Future proposals[edit]

Crossrail 2[edit]

Since 1991, a route for a potential Crossrail 2 has been safeguarded, including a connection at King's Cross St Pancras and Euston, forming the station Euston St. Pancras.[23][19] The proposed scheme would offer a second rail link between King's Cross and Victoria in addition to the Victoria line. In the 2007 safeguarded route, the next stations would be Tottenham Court Road and Angel.

York Road[edit]

In 2005 a business case was prepared to re-open the disused York Road tube station on the Piccadilly line, to serve the Kings Cross Central development and help relieve congestion at King's Cross St Pancras.[24] York Road station closed in 1932 and was about 600 m (660 yd) north of King's Cross St Pancras.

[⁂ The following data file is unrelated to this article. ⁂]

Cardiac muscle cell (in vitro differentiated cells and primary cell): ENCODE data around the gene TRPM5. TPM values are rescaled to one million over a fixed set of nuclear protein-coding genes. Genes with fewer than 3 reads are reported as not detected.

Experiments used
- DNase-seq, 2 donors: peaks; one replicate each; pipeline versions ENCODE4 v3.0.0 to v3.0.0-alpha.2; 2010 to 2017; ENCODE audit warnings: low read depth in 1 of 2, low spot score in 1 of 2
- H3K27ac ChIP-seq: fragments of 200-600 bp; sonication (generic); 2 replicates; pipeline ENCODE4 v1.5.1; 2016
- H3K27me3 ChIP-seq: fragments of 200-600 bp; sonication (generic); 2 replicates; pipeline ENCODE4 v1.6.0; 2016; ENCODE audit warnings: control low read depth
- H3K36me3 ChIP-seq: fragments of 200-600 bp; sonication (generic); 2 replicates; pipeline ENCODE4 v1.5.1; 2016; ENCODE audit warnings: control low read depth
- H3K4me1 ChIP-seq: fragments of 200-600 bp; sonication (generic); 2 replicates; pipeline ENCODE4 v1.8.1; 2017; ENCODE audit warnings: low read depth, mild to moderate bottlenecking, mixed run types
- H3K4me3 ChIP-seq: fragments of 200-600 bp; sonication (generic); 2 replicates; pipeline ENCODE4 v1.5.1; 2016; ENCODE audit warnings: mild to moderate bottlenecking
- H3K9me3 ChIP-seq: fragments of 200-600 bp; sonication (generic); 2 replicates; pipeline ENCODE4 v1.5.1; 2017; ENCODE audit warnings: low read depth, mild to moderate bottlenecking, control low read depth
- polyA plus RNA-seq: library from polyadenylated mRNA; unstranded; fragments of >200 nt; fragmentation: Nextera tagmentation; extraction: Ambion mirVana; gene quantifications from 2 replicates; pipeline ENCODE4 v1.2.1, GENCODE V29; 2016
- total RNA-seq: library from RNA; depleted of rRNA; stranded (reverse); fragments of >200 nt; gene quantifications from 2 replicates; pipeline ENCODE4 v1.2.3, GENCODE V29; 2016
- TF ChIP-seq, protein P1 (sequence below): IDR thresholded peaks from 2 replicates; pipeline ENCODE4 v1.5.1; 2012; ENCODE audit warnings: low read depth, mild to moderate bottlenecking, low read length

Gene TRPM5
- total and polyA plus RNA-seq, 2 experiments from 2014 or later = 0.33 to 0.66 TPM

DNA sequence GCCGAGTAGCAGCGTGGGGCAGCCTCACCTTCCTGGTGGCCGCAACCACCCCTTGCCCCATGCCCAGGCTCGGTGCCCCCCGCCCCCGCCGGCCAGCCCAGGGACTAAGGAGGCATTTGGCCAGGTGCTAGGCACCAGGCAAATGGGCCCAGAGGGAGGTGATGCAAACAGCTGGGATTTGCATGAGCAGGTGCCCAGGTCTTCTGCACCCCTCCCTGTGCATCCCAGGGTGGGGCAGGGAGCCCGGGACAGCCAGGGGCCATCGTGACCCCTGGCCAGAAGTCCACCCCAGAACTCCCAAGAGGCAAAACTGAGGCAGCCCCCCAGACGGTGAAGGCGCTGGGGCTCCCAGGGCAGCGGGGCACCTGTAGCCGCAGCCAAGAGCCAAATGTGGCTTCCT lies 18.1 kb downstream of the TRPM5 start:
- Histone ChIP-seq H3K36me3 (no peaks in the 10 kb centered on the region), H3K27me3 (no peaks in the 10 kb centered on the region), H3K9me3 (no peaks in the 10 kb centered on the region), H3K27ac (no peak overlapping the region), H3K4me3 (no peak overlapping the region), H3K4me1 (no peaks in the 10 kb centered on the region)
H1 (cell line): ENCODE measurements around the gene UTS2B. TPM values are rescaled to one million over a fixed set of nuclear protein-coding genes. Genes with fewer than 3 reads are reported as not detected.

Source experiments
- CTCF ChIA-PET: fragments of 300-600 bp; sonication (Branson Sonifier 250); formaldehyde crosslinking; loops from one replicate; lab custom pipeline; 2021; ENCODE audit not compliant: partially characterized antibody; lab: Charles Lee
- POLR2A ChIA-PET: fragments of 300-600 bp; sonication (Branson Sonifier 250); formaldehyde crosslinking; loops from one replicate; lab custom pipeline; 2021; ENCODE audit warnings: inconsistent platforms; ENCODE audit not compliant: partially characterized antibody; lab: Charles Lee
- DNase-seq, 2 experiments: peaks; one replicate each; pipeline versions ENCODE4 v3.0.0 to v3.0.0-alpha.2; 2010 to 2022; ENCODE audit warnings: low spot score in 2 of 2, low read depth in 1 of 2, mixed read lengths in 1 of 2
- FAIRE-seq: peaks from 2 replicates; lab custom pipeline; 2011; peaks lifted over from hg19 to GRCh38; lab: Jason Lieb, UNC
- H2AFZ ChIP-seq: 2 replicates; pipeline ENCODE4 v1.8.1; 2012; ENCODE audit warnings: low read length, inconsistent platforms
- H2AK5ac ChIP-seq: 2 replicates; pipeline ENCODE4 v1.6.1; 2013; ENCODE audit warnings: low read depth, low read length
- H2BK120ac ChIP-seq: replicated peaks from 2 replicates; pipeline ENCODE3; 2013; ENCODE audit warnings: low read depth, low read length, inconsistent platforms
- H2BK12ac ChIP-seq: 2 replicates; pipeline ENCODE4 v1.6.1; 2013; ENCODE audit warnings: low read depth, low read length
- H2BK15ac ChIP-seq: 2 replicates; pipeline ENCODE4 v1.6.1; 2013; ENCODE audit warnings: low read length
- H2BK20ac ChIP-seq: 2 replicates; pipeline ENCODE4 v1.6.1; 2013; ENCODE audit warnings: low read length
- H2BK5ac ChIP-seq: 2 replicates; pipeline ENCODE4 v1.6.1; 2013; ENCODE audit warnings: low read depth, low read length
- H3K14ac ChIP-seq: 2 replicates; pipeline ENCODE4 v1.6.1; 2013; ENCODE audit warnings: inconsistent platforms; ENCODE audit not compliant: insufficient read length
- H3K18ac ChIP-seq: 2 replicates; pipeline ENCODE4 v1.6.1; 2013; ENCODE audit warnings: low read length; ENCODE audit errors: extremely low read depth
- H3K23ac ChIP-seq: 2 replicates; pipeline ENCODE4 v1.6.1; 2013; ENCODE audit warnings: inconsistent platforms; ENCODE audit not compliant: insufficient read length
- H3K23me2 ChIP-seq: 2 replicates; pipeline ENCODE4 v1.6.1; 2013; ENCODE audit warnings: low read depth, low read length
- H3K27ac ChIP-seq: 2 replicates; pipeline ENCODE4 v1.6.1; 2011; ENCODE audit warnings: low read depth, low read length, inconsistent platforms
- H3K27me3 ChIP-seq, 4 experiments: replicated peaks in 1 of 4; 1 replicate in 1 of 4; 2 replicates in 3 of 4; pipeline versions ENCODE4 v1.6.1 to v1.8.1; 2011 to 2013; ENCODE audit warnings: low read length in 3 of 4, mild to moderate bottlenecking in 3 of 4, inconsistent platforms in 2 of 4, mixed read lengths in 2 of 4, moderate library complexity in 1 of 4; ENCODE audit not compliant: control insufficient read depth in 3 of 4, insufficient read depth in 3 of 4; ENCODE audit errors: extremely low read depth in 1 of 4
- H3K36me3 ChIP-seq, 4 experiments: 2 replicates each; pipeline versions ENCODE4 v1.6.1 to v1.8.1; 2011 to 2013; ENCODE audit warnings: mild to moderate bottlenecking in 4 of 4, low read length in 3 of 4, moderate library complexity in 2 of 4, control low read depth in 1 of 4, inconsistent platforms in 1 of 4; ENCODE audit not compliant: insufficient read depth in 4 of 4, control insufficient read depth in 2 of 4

Connections[edit]

London Buses routes 10, 17, 30, 45, 46, 59, 63, 73, 91, 205, 214, 259, 390 and 476 and night routes N63, N73, N91 and N205 serve the station.

See also[edit]

References[edit]

  1. ^ a b c d "Multi-year station entry-and-exit figures" (XLS). London Underground station passenger usage data. Transport for London. March 2017. Retrieved 28 May 2017. 
  2. ^ "London Underground station passenger usage data". tfl.gov.uk. Transport for London. March 2017. Retrieved 20 September 2017. 
  3. ^ "New station sets the standard". Watford Observer. Retrieved 2017-09-20. 
  4. ^ Robert., Day, John (2008). The Story of London's Underground. Reed, John. (10th ed ed.). Middlesex: Capital Transport Pub. ISBN 1854143166. OCLC 474118499. 
  5. ^ "CULG - Victoria Line". www.davros.org. Retrieved 2017-09-20. 
  6. ^ a b Paul Channon (12 April 1989). "King's Cross Fire (Fennell Report)". Parliamentary Debates (Hansard). House of Commons. col. 915–917.